The Opposite is True
llow me, for a moment, to judge The Opposite is True, by its cover: post-college Caucasian, bored. Glossy, candy-apple red packaging. Album and song titles—“Sunbeam,” “Too Much Love”—delivered in cartoon clouds. I’m leaning heavily towards power-pop here, same vein as Matthew Sweet, possibly Alex Chilton or A.C. Newman.
Imagine the surprise, then, when “Black Swan,” the album’s first song, opens with a tender folk melody and Morning Star frontman Jesse Vernon placidly intoning, “Where the black swan goes to cry / I will meet my love and lie / On a bed of yellow lilies / We will wash ourselves with tears.” No hint of irony or humor. No careening power chords, vocal harmonies, or clever lyrics.
Vernon, as it turns out, is no power-pop mastermind, but rather a veteran of the Bristol music scene, a guitarist/composer/singer that has logged time in bands, opened a studio with Portishead bassist Jim Barr, and has now released his third album under the Morning Star label. The Opposite is True feels like the work of a music scene veteran: It scatters so aimlessly across genres and carries such a lack of pretense that it must be the product of someone for whom releasing an album is no longer a life-altering event.
Indeed, Vernon seems to realize that The Opposite is True will change neither modern music nor his place in it. This is perhaps why he feels comfortable lining up a too serious folk ballad like “Black Swan” next to the tropicalia-inspired pop of “Great Day,” next to the meandering, orchestral “Newt Love.”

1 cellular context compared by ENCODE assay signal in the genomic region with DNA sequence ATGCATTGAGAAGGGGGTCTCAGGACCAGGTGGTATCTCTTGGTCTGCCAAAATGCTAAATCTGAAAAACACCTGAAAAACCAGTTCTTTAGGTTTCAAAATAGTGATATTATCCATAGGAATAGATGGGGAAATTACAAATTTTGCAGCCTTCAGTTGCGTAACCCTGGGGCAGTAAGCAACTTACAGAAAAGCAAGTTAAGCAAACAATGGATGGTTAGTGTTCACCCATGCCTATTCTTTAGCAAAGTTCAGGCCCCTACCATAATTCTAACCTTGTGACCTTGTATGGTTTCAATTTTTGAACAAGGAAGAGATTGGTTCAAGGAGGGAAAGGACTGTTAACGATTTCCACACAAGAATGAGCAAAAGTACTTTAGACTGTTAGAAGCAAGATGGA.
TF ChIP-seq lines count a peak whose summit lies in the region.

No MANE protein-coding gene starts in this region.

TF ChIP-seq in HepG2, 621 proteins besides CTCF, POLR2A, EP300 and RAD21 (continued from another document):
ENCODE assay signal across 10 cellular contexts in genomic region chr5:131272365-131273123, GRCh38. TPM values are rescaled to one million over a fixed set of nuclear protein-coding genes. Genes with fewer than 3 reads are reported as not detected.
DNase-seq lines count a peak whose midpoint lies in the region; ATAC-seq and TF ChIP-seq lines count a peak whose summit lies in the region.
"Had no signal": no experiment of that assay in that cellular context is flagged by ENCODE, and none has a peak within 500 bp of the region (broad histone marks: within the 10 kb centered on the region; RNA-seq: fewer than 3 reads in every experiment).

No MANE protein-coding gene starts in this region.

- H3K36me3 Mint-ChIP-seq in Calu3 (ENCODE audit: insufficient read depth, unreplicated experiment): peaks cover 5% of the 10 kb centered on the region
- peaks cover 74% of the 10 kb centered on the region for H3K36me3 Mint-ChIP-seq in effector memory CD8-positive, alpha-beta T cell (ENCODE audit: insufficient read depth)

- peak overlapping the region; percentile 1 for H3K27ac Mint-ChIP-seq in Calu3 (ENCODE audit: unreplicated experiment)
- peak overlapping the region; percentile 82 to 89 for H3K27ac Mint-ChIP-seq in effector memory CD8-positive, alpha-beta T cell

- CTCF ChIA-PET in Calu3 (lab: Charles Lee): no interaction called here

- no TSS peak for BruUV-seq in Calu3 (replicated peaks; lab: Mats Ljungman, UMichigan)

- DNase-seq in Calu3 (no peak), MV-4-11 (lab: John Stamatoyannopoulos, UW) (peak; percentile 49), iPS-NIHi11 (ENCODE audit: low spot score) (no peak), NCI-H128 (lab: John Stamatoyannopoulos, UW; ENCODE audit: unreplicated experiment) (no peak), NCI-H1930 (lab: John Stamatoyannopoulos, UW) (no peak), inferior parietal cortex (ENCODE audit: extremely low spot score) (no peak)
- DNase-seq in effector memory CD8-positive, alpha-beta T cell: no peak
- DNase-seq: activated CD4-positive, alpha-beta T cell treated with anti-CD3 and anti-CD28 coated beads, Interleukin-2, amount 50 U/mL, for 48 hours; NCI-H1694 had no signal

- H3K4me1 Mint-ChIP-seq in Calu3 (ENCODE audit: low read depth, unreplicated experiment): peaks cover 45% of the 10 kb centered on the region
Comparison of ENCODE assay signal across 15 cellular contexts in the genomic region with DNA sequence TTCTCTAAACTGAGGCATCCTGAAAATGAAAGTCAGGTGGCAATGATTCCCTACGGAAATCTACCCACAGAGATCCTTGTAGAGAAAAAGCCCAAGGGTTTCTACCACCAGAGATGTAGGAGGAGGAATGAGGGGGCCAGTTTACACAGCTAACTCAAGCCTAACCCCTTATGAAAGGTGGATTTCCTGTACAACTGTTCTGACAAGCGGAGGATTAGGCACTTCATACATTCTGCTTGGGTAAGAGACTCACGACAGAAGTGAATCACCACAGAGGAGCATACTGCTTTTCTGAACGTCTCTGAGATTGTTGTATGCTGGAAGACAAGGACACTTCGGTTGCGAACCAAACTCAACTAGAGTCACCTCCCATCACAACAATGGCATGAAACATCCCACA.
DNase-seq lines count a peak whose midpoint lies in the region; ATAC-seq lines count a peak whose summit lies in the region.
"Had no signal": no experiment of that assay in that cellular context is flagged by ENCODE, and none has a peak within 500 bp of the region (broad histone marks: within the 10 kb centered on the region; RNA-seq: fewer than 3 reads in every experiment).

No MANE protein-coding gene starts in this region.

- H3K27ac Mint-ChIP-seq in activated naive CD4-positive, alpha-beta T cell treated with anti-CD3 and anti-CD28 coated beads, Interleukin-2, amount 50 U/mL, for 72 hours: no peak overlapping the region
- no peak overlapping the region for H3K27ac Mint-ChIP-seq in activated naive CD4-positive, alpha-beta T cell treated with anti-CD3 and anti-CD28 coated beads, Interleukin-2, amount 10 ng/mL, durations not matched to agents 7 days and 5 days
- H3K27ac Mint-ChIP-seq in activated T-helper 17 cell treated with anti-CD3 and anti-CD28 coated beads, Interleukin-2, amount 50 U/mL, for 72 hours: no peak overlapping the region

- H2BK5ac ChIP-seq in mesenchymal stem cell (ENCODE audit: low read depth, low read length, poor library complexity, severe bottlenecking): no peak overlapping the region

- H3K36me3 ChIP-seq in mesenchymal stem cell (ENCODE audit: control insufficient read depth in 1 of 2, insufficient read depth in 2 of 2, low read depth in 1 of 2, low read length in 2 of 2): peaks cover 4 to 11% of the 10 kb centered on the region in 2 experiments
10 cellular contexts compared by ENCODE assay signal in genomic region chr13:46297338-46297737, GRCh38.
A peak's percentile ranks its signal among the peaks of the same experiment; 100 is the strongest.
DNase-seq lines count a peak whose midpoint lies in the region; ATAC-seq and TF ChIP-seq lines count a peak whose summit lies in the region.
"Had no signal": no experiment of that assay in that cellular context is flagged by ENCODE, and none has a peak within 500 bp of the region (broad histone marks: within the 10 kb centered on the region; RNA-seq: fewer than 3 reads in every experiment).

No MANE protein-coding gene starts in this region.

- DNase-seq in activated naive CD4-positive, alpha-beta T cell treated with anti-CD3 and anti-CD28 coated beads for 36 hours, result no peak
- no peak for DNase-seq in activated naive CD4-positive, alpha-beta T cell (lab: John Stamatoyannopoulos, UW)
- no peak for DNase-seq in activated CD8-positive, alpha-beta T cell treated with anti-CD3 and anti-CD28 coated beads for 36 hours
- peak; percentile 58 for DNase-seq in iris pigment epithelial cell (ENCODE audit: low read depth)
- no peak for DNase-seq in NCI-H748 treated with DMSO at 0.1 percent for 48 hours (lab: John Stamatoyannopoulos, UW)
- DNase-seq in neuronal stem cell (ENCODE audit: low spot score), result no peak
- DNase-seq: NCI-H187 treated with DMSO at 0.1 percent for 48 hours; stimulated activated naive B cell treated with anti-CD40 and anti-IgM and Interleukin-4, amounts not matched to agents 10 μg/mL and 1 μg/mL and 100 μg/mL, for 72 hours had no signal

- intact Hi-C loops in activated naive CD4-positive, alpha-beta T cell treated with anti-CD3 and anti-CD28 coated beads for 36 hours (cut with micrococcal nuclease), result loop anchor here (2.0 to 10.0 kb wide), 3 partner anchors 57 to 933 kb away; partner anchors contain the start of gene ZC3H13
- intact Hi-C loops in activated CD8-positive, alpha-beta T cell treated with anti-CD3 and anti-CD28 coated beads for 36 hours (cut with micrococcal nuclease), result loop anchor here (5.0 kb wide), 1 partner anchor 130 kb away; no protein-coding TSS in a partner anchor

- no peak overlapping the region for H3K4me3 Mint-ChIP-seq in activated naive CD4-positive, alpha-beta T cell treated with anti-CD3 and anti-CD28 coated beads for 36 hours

Vernon’s shape shifting never feels hammy or irreverent, but it does leave The Opposite is True in an awkward place. The album, not surprisingly, neither establishes an identity nor builds enough momentum to force listeners to overlook a lyrical misstep or melodic snag. Each song feels isolated, a product of its creator’s whim, rather than a component of something more fulfilling.
The songs themselves are by no means failures. “Cuckoo,” a re-working of an English folk tune, feeds off a robust, gothic arrangement. “Going Home” adds clarinet and trumpet to an otherwise straightforward country twang. The title track is oddly compelling, with a disinterested female mouthing the song title mockingly after every Vernon line.
None of these individual triumphs, however, is enough to overcome the pot-luck feel of The Opposite is True. For every moment of ingenuity, there is a sterile genre exercise (the jazz-soul of “Too Much Love”) or a pedestrian tune that stays well past its welcome (the five minutes of “Breaking Through a Wave”). Vernon long ago carved his place in the Bristol scene; his Morning Star releases feel more like personal fancy than a major musical statement or journey. They are skillful representations of a wily veteran, but The Opposite is True is too scattershot and frustrating to truly recommend.